In the present day, studies indicate that between 10 and 14% of married women are raped by their husbands: the incidents of marital rape soars to 1/3rd to ½ among clinical samples of battered women. Sexual assault by one’s spouse accounts for approximately 25% of rapes committed. Women who became prime targets for marital rape are those who attempt to flee
As highlighted above marital rape is not an offense in India. Enactments in regards to marital rape in India are either non-existent or esoteric and dependant on the understanding by Courts. Section 375, the provision of rape in the Indian Penal Code (IPC), mentions as its exception clause- “Sexual intercourse by man with his own wife, the wife not being under 15 years of age, is not rape.” As per section 376 of IPC, which provides punishment for rape, the rapist ought to be rebuffed with detainment of either portrayal for a term which might not be under 7 years but rather which may stretch out to life or for a term reaching out up to 10 years and should likewise be at risk to fine unless the lady raped is his own particular spouse, and is not under 12 years old, in which case, he might be rebuffed with detainment of either depiction for a term which may reach out to 2 years with fine or with both.
In 2005, the Protection of Women from Domestic Violence Act, 2005 was passed which although did not consider marital rape as a crime, did consider it as a form of domestic violence. Under this Act, if a woman has undergone marital rape, she can go to the court and obtain judicial separation from her husband. However, the same doesn't entirely protect the women from the crime has undergone.
Marital rape is also a violation of the fundamental right of a womanspecifically under Articles 14 and 21 of the Constitution of India
Article 21of the Indian Constitution, incorporates the right to live with human dignity and is a standout amongst the most fundamental components of the right to life which perceives the independence of a person. The Supreme Court has held in a catena of cases that the offense of rape abuses the right to life and the right to live with human dignity of the victim of the crime of rape
In Bodhisattwa Gautam v. SubhraChakrabortythe court held that rape is a crime against the basic human right and violation of the right to life enshrined in Article 21 of the Constitution and provided certain guidelines for awarding compensation to the rape victim.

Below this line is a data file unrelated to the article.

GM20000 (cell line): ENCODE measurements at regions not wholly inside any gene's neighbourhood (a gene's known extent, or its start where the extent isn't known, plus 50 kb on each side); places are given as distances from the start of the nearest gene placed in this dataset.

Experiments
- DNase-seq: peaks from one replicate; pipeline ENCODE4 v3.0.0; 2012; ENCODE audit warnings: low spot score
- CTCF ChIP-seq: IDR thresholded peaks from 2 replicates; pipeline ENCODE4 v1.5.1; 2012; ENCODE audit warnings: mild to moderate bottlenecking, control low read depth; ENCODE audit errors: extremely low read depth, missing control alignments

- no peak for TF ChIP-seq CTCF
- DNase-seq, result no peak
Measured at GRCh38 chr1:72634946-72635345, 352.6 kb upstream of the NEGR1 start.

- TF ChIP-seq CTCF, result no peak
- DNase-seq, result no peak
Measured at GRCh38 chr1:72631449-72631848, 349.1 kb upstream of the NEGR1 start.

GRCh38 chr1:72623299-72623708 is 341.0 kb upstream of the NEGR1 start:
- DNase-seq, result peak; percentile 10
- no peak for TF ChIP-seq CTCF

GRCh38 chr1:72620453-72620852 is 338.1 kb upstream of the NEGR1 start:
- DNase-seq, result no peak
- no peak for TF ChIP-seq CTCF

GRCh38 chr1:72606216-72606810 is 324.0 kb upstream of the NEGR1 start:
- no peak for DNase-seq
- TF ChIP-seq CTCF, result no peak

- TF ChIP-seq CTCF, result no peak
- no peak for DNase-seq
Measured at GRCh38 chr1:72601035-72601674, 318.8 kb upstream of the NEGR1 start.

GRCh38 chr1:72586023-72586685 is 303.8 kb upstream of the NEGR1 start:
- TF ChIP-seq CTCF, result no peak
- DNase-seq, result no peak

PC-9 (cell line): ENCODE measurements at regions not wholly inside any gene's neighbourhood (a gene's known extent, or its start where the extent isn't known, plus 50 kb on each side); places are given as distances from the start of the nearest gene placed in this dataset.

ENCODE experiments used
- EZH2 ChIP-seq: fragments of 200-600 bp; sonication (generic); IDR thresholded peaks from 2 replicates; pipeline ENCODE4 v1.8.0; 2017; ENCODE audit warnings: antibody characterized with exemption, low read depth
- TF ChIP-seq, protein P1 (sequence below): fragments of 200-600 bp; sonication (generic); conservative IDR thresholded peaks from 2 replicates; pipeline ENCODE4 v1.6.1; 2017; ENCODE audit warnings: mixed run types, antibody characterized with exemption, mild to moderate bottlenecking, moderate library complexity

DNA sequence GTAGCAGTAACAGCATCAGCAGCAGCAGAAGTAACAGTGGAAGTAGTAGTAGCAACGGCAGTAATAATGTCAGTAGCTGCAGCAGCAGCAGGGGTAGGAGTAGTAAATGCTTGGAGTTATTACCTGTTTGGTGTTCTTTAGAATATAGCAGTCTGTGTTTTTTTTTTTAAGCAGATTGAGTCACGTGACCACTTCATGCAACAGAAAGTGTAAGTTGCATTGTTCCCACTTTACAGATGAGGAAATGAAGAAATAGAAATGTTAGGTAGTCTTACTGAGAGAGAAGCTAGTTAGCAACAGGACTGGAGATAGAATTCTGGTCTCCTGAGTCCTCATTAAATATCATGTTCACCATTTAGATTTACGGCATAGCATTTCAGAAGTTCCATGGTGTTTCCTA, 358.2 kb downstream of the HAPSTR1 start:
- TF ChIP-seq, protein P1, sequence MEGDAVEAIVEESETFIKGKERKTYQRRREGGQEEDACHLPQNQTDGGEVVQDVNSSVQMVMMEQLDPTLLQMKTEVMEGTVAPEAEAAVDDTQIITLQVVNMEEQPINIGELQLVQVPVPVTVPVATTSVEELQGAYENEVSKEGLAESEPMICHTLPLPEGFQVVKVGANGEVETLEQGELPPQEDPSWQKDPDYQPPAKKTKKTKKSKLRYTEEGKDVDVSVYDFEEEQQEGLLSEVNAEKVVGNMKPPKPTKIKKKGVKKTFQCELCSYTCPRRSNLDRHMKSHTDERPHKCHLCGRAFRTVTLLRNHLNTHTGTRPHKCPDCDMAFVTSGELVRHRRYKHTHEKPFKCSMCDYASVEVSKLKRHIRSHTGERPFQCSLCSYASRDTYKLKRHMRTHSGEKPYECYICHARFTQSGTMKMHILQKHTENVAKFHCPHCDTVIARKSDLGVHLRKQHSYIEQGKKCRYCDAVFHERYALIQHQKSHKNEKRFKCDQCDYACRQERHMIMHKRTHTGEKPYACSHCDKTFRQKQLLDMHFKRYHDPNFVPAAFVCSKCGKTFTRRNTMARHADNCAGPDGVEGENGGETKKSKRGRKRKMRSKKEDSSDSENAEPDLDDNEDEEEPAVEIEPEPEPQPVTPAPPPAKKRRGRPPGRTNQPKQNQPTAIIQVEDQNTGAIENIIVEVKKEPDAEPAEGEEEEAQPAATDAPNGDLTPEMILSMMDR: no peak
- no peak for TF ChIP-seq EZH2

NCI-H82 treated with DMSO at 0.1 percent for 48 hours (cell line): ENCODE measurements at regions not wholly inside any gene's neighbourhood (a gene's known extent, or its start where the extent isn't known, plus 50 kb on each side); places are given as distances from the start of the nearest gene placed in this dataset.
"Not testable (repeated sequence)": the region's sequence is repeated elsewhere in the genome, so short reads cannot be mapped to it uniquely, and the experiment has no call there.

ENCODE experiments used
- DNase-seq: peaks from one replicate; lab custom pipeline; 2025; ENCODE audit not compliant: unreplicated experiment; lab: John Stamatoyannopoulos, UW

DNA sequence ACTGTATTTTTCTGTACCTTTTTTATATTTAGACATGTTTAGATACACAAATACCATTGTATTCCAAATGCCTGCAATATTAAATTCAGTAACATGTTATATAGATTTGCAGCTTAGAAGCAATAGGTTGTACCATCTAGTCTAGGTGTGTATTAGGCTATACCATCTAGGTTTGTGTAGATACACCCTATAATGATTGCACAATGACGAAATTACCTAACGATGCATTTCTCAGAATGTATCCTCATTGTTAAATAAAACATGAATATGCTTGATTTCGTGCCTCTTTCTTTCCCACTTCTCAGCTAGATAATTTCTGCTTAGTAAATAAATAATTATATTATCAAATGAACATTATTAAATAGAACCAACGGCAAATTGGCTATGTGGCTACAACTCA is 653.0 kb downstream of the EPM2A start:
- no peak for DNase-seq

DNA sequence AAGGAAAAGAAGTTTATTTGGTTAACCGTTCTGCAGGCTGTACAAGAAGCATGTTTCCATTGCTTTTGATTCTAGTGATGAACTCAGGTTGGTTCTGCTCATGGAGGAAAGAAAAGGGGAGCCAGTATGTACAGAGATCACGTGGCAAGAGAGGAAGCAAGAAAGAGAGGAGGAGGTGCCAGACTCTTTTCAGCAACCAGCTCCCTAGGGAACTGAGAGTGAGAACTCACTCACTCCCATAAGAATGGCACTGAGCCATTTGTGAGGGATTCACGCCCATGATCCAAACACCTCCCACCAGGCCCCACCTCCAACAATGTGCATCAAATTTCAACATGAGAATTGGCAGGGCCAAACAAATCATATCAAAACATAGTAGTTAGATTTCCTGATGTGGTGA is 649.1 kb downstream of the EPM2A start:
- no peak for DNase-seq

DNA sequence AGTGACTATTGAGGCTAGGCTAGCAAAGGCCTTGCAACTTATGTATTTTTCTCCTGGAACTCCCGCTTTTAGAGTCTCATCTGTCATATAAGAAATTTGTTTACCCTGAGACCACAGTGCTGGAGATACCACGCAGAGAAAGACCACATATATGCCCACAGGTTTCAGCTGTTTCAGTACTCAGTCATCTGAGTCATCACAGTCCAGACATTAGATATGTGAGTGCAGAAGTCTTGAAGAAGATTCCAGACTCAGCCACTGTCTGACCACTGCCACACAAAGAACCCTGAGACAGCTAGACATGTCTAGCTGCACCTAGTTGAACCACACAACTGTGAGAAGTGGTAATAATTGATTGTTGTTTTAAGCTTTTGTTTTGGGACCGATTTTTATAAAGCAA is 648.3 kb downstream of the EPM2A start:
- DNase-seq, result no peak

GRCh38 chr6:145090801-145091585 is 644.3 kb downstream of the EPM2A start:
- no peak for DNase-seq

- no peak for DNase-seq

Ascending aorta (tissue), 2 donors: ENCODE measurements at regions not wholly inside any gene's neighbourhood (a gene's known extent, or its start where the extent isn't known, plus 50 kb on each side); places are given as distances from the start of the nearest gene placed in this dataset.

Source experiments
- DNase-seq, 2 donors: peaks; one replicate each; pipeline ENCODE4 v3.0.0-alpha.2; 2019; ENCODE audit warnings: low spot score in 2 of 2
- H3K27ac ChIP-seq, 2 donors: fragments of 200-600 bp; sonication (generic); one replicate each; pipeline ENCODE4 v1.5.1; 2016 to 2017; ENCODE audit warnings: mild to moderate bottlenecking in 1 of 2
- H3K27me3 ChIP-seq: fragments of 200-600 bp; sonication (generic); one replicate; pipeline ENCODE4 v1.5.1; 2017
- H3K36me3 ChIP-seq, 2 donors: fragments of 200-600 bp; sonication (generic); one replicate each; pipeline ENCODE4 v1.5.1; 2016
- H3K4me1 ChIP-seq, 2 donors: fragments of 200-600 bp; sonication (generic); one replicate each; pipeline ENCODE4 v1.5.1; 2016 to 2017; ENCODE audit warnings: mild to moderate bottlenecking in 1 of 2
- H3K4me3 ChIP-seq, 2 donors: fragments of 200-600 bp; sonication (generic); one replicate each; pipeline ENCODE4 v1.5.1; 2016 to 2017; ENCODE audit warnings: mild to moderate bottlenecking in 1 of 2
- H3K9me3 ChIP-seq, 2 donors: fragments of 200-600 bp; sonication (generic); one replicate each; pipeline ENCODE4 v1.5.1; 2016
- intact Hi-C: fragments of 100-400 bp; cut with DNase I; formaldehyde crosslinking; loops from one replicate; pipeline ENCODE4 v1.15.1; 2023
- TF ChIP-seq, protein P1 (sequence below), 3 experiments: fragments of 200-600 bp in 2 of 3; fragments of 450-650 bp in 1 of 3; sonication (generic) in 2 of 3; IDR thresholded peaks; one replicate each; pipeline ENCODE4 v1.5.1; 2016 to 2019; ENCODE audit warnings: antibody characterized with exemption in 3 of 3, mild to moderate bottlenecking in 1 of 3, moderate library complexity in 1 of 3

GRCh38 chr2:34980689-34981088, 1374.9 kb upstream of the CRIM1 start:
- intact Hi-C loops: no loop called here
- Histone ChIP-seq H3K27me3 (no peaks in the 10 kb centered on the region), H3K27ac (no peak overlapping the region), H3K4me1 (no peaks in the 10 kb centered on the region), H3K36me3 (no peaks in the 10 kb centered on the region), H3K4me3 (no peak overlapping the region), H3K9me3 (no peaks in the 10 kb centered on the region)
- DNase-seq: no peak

In the landmark case of The Chairman, Railway Board v. Chandrima Das, the Hon'ble Court held that rape is not a mere matter of violation of an ordinary right of a person but the violation of Fundamental Rights which is involved. Rape is a crime not only against the person of a woman, it is a crime against the entire society. It is a crime against basic human rights and is violative of the victims most cherished right, namely, right to life which includes right to live with human dignity contained in Article 21.
That a reading of the aforesaid cases as well various other catena of the judgments and cases,it is ample clear that such an exception as "marital rape is violative of the basic fundamental concepts on which our entire legal system is bases and such an except damages the entitlement of women to live with dignity and encourages the society to commit crime against the women, which in itself is unacceptable and against the principle and corner stones of the Constitution of India.
The Hindu Marriage Act-1955 has given the legal provision for divorce on basis of cruelty under section – 13(1)(ia) as follows; “Any marriage solemnized, whether before or after the commencement of this Act, may, on a petition presented by either the husband or the wife, be dissolved by a decree of divorce on the ground that the other party has, after the solemnization of the marriage, treated the petitioner with cruelty”.
Cruelty refers to violent acts. To constitute cruelty in the matrimonial law, the conduct of complained should be “grave and weighty”. So as to come to the conclusion that the petitioner spouse cannot be reasonably expected to live the other spouse. It must be something more serious than “ordinary wear and tear of married life”.
Marital rape is also a form of cruelty inflicted upon women. Rapewithin the institution of marriage is not an offence in India even when it comprises of physical, sexual andmental cruelty. It is an intrusion upon the basic right to dignity of the women. The Justice Verma CommitteeReport also points out that, according to 2010 study around 18.8 per cent of women are raped by their partnersnot once but on many occasions.26 Not only in India, isviolence against women present, but even in the UnitesStates the reports indicate that around 10-14% of women experience rape within the institution of marriage.